By Samuel Indyk
Investing.com – Passenger numbers at both Ryanair Holdings PLC (LON:) and Wizz Air Holdings PLC (LON:) tumbled in March as the impact of the coronavirus continues to play havoc with the travel and leisure sector.
Ryanair announced just 500,000 passengers flew with them last month, down 91% from the same month in 2020 when 5.5mln passengers boarded their aircraft.
On a rolling annual basis, passenger traffic is down 81% to 27.5mln from the previous 12 months when the airline carried 148.6mln passengers. The company announced they operated just 5% of its normal schedule in March and load factor was 77%.
Traffic figures for Wizz Air were similar. The airline carried 480,000 passengers in March, down 73% from the March 2020 when they carried 1.75mln passengers. Load factor last month was just 62.5% as capacity was down 60%.
On a rolling 12-month basis, passenger traffic is down 75% to 10.2mln passengers. The 12 months prior to that, the airline carried over 40mln passengers.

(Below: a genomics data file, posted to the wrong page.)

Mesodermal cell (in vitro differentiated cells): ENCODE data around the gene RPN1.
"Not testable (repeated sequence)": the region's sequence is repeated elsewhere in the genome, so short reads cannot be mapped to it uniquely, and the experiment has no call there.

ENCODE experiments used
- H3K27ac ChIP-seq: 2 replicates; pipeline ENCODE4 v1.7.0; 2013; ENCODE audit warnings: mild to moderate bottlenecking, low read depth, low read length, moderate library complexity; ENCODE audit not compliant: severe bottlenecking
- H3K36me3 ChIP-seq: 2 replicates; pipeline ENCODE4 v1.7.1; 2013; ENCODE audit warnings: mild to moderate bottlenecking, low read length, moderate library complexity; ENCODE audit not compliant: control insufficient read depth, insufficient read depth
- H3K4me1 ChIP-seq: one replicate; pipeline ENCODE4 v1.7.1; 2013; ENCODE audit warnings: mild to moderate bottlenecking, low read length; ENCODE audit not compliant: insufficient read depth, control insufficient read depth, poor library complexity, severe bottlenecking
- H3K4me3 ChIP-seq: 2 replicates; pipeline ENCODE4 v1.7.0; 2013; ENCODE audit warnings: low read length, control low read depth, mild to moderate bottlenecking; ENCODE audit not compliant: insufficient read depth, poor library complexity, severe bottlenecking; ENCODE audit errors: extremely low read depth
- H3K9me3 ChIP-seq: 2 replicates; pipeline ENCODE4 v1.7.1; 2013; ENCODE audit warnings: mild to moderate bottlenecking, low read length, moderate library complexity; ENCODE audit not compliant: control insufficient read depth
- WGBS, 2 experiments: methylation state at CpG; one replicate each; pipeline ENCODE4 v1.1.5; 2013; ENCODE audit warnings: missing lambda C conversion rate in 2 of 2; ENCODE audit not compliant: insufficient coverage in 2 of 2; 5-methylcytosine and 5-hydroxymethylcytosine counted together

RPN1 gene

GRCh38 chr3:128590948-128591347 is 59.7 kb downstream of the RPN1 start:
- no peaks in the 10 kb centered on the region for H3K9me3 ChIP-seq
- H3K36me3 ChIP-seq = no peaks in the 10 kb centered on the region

On a brighter note, the company also announced its 42nd base in Palermo, Italy last month and added two Airbus A321 aircraft from June 2021. They also announced new routes from Tel Aviv to destinations in Greece, from Abu Dhabi to destinations in Kazakhstan, and from Poland to five destinations across the Mediterranean.
The announcements come just a day after the UK government provided updated guidance on international travel from the UK.
“The roadmap said that any return to international travel without a reasonable excuse, for example for holidays, would be no earlier than 17 May,” the UK government said in a statement. “Given the state of the pandemic abroad, and the progress of vaccination programmes in other countries, we are not yet in a position to confirm that non-essential international travel can resume from that point.”
There was also a suggestion that Covid-19 tests may be required for international travellers, or that they must provide proof of vaccination before going abroad.
The CEO of easyJet (LON:) has criticised some of the plans from the UK government to restart travel, saying that Covid-19 tests should not be a requirement for passengers travelling to low-risk destinations.
“That doesn’t make sense for me…because this could add to cost and complexities,” Johan Lundgren told BBC Radio.
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